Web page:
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An individual’s occupational activity (OA) may contribute significantly to daily physical activity (PA) and sedentary behavior (SB). However, there is little consensus about which occupational categories involve high OA or low OA, and the majority of categories are unclassifiable with current methods. The purpose of this study was to present population estimates of accelerometer-derived PA and SB variables for adults (n = 1112, 20–60 years) working the 40 occupational categories collected during the 2003–2004 National Health and Nutrition Examination Survey (NHANES).


ActiGraph accelerometer-derived total activity counts/day (TAC), activity counts/minute, and proportion of wear time spent in moderate-to-vigorous PA [MVPA], lifestyle, and light PA organized by occupational category were ranked in ascending order and SB was ranked in descending order. Summing the ranks of the six accelerometer-derived variables generated a summary score for each occupational category, which was re-ranked in ascending order. Higher rankings indicated higher levels of OA, lower rankings indicated lower levels of OA. Tertiles of the summary score were used to establish three mutually exclusive accelerometer-determined OA groupings: high OA, intermediate OA, and low OA.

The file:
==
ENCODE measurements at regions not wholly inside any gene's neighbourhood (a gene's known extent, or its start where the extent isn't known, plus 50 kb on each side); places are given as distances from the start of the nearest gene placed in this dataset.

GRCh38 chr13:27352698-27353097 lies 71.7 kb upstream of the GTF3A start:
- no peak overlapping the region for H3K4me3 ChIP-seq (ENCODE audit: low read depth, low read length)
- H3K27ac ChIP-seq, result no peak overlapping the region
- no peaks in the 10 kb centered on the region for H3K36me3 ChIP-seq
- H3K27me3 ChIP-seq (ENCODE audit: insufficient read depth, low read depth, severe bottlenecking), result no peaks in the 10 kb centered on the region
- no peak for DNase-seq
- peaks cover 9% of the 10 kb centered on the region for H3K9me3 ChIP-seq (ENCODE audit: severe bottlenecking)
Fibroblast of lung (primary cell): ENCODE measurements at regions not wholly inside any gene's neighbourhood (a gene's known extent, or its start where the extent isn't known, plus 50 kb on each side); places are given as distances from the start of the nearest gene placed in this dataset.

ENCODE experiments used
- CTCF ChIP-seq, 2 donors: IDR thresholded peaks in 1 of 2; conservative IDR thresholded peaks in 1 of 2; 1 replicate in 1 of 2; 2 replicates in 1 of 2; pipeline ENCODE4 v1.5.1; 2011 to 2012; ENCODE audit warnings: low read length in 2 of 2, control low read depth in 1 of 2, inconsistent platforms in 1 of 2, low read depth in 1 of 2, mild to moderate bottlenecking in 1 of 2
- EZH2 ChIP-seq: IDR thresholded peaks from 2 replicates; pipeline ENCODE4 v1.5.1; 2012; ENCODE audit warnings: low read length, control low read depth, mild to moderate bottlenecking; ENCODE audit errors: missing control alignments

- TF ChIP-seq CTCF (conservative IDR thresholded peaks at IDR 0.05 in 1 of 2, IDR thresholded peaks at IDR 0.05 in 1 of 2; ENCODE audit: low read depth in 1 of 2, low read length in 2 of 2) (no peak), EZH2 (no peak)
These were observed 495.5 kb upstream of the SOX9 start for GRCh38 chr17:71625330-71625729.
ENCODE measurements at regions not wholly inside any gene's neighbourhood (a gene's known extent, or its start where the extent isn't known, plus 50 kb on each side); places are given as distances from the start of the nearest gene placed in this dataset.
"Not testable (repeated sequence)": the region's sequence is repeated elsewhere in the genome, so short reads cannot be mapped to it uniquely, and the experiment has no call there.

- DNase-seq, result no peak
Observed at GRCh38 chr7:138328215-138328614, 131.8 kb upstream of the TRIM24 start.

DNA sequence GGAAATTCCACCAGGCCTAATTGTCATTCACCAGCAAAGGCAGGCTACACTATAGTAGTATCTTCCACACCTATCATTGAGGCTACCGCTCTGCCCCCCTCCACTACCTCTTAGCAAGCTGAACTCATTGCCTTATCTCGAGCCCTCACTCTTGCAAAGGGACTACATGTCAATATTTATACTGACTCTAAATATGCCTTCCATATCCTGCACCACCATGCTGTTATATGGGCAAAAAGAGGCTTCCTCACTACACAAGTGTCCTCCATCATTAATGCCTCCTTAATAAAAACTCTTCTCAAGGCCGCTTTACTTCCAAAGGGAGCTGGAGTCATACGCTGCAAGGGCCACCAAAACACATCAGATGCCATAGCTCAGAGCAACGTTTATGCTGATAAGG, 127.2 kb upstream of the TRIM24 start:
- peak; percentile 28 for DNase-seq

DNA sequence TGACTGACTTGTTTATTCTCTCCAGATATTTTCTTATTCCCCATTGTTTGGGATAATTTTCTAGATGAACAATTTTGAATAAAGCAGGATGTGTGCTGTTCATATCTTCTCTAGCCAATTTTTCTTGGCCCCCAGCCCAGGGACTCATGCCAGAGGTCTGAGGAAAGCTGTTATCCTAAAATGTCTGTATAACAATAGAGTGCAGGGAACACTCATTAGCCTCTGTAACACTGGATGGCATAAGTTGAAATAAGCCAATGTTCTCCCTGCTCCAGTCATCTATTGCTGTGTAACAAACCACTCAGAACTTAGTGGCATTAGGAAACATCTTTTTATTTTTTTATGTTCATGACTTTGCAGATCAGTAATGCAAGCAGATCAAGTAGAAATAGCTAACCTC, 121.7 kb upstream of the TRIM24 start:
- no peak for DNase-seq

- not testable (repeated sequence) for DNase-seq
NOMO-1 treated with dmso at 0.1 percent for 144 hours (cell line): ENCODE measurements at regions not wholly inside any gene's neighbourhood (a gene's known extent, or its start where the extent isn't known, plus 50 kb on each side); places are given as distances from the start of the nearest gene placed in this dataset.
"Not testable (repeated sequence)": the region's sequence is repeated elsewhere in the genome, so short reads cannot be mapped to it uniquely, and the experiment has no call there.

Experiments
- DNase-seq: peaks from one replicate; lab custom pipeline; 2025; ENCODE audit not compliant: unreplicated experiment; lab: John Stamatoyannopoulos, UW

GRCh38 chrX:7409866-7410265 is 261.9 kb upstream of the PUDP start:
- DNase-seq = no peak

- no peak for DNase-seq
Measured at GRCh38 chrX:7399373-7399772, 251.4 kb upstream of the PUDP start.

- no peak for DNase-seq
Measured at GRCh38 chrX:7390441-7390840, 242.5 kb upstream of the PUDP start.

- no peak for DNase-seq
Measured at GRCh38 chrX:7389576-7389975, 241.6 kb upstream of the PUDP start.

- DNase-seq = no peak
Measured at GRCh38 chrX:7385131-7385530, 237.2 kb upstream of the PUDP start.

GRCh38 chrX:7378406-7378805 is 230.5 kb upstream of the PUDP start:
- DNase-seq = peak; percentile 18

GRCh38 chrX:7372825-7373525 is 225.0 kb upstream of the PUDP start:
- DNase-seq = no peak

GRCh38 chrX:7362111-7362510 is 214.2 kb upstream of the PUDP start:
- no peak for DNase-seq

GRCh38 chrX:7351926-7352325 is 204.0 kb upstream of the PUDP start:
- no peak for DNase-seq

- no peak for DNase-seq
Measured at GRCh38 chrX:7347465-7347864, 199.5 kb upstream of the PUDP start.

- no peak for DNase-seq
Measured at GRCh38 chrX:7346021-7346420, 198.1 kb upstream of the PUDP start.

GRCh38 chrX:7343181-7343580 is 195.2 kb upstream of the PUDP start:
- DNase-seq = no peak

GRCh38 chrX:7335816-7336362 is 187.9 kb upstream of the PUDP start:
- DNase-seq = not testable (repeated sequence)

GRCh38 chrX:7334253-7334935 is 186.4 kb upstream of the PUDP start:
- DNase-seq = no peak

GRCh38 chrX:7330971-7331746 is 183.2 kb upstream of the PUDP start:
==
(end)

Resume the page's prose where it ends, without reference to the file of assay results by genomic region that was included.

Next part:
According to their summary score, ‘farm and nursery workers’ were classified as high OA and ‘secretaries, stenographers, and typists’ were classified as low OA. Consistent with previous research, some low OA occupational categories (e.g., ‘engineers, architects, and scientists’, ‘technicians and related support occupations’, ‘management related occupations’, ‘executives, administrators, and managers’, ‘protective services’, and ‘writers, artists, entertainers, and athletes’) associated with higher education and income had relatively greater amounts of MVPA compared to other low OA occupational categories, likely due to the greater percentage of men in those occupations and/or the influence of higher levels of leisure time PA. Men had more TAC, activity counts/minute and time in MVPA, but similar proportions of SB compared to women in all three OA groupings.


Objectively measured PA allowed for a more precise estimate of the amount of PA and SB associated with different occupations and facilitated systematic classification of the 40 different occupational categories into three distinct OA groupings. This information provides new opportunities to explore the relationship between OA and health outcomes.

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